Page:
Time management is a non sequitur. Metaphysical arguments notwithstanding, time ticks inexorably forward second-by-second, minute-by-minute, and day-by-day. There’s nothing we can do about time’s forward march. However, we can control our actions as they relate to what “time management” really means – getting things done.
The people I talk with say there’s never enough time. Most feel they are constantly running behind schedule. There are many reasons for this. Our technology delivers endless demands for our attention. Globalization populates our worlds with more and more people. But one of the biggest culprits is letting scheduled events – meetings, telephone calls, web conferences, etc. – run past their pre-established end time.
There are two primary causes for events running long:
- Late Start: The first cause events run long is that they regularly start late and, in so doing, end late. The twisted logic here is that it’s acceptable to let something run long if we let it start late. Of course, the end result is that everyone – including those who showed up promptly – is now forced to live with the stress of running late because some were disrespectful of other’s time.
- Drifting: The second cause for events running long is that there is no set agenda or it is not followed as set. Consequently, the meeting and its results drift. The end result here is that purposes and objectives of the meeting often get lost during an off-topic field trip.
Both of these factors are a product of insidious reasoning. The first functionally states that latecomers determine what’s best for the rest. The second states that pre-determined purposes are subordinate to impromptu subjects. We need to look for a better way of making our time together more productive.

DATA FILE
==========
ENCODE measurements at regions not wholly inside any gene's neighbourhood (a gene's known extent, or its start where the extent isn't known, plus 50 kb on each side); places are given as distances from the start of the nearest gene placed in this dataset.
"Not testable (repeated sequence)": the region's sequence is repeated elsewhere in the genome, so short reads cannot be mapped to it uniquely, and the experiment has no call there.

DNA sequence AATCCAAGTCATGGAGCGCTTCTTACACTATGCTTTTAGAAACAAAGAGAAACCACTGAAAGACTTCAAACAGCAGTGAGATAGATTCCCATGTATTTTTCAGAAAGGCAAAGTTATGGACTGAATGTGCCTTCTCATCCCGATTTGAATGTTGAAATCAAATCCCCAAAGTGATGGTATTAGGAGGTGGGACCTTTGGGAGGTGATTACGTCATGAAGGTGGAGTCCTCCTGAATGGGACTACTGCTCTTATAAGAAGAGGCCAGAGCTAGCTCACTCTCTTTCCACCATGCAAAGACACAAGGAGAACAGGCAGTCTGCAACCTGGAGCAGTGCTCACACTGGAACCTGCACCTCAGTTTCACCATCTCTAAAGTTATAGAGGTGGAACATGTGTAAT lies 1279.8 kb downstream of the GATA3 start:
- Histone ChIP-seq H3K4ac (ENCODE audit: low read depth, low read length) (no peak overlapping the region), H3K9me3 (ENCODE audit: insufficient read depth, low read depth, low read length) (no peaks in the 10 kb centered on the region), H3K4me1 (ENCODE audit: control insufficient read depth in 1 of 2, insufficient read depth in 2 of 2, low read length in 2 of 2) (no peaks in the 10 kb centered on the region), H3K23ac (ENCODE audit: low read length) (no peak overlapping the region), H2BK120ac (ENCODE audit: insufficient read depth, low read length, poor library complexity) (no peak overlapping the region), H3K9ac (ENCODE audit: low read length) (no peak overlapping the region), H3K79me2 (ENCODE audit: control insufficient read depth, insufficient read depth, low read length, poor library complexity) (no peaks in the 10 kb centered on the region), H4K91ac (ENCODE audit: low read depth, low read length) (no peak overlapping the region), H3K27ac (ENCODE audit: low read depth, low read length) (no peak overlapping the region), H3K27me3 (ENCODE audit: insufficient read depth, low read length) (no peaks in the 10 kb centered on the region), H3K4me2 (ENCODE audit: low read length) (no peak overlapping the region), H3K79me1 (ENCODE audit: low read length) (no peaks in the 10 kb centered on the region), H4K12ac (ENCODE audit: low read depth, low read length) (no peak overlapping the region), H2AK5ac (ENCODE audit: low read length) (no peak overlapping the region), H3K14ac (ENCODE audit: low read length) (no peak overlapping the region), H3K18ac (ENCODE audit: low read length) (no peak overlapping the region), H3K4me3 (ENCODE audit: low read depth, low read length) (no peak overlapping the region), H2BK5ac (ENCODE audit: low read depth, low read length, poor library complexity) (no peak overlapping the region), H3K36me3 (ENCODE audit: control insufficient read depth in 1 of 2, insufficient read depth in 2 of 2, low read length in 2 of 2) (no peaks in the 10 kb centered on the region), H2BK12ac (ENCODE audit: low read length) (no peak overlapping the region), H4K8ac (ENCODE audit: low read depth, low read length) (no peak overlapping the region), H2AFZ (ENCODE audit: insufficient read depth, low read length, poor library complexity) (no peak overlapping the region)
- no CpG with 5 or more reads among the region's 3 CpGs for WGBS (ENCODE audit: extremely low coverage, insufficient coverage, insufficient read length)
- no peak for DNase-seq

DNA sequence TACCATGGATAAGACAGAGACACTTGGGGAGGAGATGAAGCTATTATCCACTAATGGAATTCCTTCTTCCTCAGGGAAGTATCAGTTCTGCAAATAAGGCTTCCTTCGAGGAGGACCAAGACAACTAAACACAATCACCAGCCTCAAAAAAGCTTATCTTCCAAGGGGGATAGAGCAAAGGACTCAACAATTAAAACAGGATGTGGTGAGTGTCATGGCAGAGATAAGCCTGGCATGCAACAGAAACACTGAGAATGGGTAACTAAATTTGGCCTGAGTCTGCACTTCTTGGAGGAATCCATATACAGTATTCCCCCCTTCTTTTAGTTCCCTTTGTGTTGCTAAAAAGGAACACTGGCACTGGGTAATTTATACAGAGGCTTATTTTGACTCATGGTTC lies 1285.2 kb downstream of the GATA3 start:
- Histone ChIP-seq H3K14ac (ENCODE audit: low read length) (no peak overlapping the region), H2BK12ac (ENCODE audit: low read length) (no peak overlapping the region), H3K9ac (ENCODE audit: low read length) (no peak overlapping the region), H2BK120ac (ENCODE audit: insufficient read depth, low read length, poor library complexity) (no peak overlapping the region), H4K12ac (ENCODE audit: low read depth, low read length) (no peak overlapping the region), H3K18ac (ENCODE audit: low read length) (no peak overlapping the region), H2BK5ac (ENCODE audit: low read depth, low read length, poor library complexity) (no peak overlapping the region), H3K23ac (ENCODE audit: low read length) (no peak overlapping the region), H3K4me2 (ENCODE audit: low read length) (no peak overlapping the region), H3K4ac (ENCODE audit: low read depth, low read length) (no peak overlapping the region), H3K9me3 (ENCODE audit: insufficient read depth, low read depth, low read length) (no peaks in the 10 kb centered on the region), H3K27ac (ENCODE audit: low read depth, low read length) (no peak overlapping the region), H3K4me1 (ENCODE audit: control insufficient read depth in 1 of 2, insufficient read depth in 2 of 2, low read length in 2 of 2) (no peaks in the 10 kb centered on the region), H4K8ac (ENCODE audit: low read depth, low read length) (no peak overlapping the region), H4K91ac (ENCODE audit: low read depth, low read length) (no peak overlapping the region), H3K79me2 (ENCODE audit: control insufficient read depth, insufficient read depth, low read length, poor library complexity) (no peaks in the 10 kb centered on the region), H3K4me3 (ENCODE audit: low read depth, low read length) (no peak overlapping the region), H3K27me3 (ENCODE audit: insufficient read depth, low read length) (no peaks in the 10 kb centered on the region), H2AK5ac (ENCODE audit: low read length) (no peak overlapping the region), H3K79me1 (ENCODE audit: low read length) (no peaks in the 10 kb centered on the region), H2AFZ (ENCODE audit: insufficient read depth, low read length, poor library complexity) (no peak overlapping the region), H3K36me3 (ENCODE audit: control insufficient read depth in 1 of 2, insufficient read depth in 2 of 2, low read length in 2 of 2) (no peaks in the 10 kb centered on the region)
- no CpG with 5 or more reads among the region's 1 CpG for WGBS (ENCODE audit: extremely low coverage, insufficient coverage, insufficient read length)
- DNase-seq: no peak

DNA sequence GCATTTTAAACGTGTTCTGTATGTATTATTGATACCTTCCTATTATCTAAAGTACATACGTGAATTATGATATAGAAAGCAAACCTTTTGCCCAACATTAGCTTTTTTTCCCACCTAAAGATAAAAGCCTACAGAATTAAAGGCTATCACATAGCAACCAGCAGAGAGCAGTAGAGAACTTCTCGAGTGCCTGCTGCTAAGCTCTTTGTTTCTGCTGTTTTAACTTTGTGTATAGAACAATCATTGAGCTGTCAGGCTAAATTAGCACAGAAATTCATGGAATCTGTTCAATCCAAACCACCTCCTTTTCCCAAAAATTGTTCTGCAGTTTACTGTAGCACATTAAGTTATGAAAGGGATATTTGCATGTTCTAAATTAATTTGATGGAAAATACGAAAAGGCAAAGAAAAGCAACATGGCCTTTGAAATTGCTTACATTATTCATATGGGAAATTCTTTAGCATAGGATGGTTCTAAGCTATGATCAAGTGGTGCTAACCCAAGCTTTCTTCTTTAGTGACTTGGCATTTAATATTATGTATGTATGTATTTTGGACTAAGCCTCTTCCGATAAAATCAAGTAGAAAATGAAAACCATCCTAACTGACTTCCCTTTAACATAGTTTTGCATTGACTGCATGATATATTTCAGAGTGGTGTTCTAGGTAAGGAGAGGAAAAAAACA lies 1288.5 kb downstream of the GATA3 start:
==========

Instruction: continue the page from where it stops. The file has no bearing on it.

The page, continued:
The Power of Denial
The first stop on the search for a solution is to acknowledge that we’re in denial. [pullquote]Denial is a very powerful force. It’s a force that drives intelligent people to concoct innumerable excuses to maintain the status quo.[/pullquote] In this instance, we often excuse latecomers under the theory that we need “their” or “everyone’s” input. Similarly, we excuse drifting because we want “everyone’s contribution” or because “their point was important.”
The reality is that latecomers are disrespectful and field trips are inefficient. But changing other people’s behavior is much harder than changing our own. So let’s change our behavior by implementing a hard stop policy.
Employing a Hard Stop Policy
The hard stop is just what it sounds like. When the time set for an event to finish arrives, the event terminates. Period. No excuses. No extensions. It’s a hard stop. This effectively puts the blame for the inefficiency where it belongs – in the late start or in the field trips taken.
Consider the hard stops that we currently take for granted: airplanes leave and arrive when scheduled (for the most part), movies start and stop when the marquee indicates, and TV shows do the same thing. If we don’t make it on time, we’re left behind. Why shouldn’t that be the rule for our scheduled events?
Here are some easy tips to make the hard stop policy most effective:
- At the beginning of the event (call, meeting, etc.) state out loud that we will “hard stop at” the prescribed end time. Also, make a note of the actual start time and any topical field trips taken during the event, as this will come in handy later.
- When the end time arrives, announce that the event is over, pick up your materials and walk out of the room. Note, if you’re a subordinate, plead another event that’s just starting as your reason for leaving.
- If you receive push back for the hard stop, simply remind the participants of the actual (late) start time and/or any topical field trips taken that diverted the group from accomplishing the stated purpose of the event.
Commanding the Workday Necessitates Action
To effect any change, we must necessarily take action. Utilizing the hard stop will help make the meetings and other events you manage/attend more effective and less stressful for everyone.